Glenn surgery: a safe procedure in the path of univentricular correction



Guadalupe Hernández-Morales, Departamento de Cirugía Cardiaca en Pediatría, Hospital Militar de Especialidades de la Mujer y Neonatología, Mexico City, Mexico
Alejandro Bolio-Cerdán, Departamento de Cirugía Cardiovascular, Hospital Infantil de México Federico Gómez, Mexico City, Mexico
Sergio Ruiz-González, Departamento de Cirugía Cardiovascular, Hospital Infantil de México Federico Gómez, Mexico City, Mexico
Patricia Romero-Cárdenas, Departamento de Cirugía Cardiovascular, Hospital Infantil de México Federico Gómez, Mexico City, Mexico
Miguel A. Villasís-Keever, Unidad de Investigación en Epidemiología Clínica, Unidad Médica de Alta Especialidad, Hospital de Pediatría, Centro Médico Nacional Siglo XXI, Instituto Mexicano del Seguro Social. Mexico City, Mexico


Background: This study describes 35 years of experience in a tertiary care level hospital that treats cardiac patients with univentricular heart physiology who underwent Glenn surgery. Methods: The study consisted of a retrospective analysis of patients who underwent Glenn surgery, including variables related to pre-operative, intra-operative, and post-operative morbidity and mortality. Results: From 1980 to 2015, 204 Glenn surgeries were performed. The most common heart disease was tricuspid atresia IB (19.2%). In 48.1% of the cases, the procedure was performed with antegrade flow. A bilateral Glenn procedure was performed in 12.5% of the cases and 10.3% were carried out without using a cardiopulmonary bypass pump. Reported complications included infections, bleeding, arrhythmias, chylothorax, neurological alterations, and pleural effusion. The mortality rate was 2.9%. Conclusions: Glenn surgery is a palliative surgery with good results. It significantly improves patient quality of life over a long period until a total cavopulmonary shunt is performed. The complications observed are few, and the mortality rate is low. Therefore, it is a safe surgery that should be used for univentricular congenital heart disease.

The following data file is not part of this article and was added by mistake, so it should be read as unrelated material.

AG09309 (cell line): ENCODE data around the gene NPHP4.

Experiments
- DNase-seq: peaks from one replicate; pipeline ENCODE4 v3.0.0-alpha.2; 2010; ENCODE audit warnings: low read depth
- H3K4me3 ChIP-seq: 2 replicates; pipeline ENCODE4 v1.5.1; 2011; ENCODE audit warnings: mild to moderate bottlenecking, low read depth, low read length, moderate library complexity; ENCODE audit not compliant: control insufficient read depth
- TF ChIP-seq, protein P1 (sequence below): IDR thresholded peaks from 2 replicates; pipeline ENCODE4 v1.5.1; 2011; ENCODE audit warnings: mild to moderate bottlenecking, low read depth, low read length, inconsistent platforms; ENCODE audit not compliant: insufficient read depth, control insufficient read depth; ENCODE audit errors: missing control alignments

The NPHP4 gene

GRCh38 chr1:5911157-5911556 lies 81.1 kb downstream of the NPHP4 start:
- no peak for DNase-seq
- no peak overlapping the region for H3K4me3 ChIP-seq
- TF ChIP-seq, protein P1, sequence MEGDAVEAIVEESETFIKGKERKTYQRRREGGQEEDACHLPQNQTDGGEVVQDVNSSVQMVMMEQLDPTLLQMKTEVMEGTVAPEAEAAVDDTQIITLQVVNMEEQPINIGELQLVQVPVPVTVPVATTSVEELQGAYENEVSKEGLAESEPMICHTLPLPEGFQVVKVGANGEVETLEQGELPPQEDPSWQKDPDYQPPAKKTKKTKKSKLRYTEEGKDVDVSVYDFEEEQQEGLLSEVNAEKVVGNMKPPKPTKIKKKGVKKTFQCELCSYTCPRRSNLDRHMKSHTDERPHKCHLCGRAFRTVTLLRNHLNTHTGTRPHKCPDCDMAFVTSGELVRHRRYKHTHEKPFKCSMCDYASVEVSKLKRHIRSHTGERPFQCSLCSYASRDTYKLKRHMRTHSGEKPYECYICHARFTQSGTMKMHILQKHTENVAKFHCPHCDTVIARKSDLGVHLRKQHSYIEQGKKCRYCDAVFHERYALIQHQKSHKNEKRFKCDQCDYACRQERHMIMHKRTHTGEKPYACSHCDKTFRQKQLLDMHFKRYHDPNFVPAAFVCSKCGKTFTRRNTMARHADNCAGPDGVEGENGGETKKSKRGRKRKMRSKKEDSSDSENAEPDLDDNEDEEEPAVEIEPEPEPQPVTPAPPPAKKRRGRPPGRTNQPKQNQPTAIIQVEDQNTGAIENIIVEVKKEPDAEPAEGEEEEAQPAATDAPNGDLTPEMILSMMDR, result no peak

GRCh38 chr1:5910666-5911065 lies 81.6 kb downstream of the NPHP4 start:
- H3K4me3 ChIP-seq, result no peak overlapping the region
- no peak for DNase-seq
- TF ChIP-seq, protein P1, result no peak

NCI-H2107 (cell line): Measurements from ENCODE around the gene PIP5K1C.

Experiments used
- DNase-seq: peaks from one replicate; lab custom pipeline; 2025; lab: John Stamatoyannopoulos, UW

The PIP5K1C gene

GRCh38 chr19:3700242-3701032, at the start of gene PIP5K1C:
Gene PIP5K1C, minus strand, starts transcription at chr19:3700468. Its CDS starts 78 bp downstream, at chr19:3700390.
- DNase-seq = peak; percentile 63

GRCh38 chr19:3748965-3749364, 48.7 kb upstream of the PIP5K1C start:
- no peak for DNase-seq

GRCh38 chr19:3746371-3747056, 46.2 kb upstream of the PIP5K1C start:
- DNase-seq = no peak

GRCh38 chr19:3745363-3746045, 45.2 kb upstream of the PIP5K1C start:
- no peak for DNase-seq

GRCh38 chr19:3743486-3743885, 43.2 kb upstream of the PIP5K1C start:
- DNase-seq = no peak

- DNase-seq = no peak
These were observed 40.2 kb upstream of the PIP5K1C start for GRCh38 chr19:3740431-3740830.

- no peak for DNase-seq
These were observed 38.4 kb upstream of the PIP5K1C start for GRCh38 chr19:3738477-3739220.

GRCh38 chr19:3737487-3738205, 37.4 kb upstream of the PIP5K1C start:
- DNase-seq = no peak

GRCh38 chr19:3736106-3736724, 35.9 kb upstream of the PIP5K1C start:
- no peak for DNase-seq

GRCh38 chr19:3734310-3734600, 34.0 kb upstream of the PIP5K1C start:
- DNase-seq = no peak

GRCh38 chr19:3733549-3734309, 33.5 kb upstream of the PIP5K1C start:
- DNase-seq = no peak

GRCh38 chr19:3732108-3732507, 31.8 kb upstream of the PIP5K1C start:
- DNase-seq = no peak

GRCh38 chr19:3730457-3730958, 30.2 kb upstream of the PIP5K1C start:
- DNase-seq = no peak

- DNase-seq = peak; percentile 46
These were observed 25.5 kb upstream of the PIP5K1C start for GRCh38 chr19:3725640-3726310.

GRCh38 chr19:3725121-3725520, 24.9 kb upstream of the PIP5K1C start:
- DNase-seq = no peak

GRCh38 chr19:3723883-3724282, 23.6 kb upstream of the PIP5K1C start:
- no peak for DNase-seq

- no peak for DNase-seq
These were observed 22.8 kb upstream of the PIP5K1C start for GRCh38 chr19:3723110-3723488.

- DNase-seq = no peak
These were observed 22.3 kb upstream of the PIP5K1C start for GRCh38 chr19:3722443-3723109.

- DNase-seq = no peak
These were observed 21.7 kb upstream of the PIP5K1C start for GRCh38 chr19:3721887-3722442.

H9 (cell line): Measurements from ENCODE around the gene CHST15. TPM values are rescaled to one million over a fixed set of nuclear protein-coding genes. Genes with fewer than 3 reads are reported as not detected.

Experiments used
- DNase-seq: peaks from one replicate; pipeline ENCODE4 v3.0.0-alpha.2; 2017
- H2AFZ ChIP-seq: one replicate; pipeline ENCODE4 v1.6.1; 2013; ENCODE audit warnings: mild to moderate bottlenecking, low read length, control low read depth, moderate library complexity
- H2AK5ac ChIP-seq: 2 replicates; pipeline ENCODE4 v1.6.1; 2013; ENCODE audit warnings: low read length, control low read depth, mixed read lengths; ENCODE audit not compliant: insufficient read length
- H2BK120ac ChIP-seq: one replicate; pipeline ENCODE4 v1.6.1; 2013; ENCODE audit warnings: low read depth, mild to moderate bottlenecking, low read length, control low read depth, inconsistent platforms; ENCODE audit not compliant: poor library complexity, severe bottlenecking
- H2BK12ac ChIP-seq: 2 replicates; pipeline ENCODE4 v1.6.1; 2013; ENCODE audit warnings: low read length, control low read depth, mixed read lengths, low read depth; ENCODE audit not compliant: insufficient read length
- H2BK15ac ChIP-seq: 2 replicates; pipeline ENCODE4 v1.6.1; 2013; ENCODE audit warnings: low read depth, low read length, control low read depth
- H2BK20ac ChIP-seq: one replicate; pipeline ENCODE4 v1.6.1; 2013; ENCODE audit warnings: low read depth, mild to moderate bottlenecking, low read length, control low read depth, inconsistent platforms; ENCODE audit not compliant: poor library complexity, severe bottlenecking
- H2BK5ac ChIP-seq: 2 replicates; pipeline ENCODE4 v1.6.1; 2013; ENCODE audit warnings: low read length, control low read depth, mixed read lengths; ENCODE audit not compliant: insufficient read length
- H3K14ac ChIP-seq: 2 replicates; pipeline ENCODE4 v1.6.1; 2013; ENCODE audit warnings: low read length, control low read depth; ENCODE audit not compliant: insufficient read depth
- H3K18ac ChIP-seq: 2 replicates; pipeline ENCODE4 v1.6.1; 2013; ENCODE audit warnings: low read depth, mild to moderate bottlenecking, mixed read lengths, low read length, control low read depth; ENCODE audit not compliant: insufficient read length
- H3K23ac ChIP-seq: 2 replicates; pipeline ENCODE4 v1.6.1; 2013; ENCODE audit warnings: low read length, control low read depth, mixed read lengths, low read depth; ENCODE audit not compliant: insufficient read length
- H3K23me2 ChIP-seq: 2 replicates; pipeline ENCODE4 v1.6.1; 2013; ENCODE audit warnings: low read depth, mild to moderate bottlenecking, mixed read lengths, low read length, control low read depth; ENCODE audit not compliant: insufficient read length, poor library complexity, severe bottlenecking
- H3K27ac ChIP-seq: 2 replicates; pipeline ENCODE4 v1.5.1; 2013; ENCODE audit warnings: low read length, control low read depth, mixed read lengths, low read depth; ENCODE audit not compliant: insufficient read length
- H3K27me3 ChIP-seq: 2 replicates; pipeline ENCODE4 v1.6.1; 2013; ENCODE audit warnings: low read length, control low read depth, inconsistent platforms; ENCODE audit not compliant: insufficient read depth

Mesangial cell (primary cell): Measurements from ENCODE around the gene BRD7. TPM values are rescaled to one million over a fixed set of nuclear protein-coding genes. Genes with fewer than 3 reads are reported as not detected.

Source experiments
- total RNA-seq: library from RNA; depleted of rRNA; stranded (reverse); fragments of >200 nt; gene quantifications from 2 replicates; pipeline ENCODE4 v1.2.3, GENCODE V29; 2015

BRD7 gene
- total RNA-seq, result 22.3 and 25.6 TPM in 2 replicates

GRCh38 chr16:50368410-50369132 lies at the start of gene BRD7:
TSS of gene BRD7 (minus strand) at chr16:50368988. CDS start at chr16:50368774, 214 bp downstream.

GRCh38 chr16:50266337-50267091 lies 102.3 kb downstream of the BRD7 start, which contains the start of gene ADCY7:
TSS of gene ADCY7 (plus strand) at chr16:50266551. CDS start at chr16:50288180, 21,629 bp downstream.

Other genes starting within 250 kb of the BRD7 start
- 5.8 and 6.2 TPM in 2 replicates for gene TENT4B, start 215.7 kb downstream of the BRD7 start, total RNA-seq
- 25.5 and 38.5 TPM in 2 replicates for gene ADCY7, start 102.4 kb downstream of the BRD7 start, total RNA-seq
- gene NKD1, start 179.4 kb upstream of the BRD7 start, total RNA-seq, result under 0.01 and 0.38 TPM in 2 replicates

Keywords: Cavopulmonary anastomosis. Univentricular heart. Surgical complications.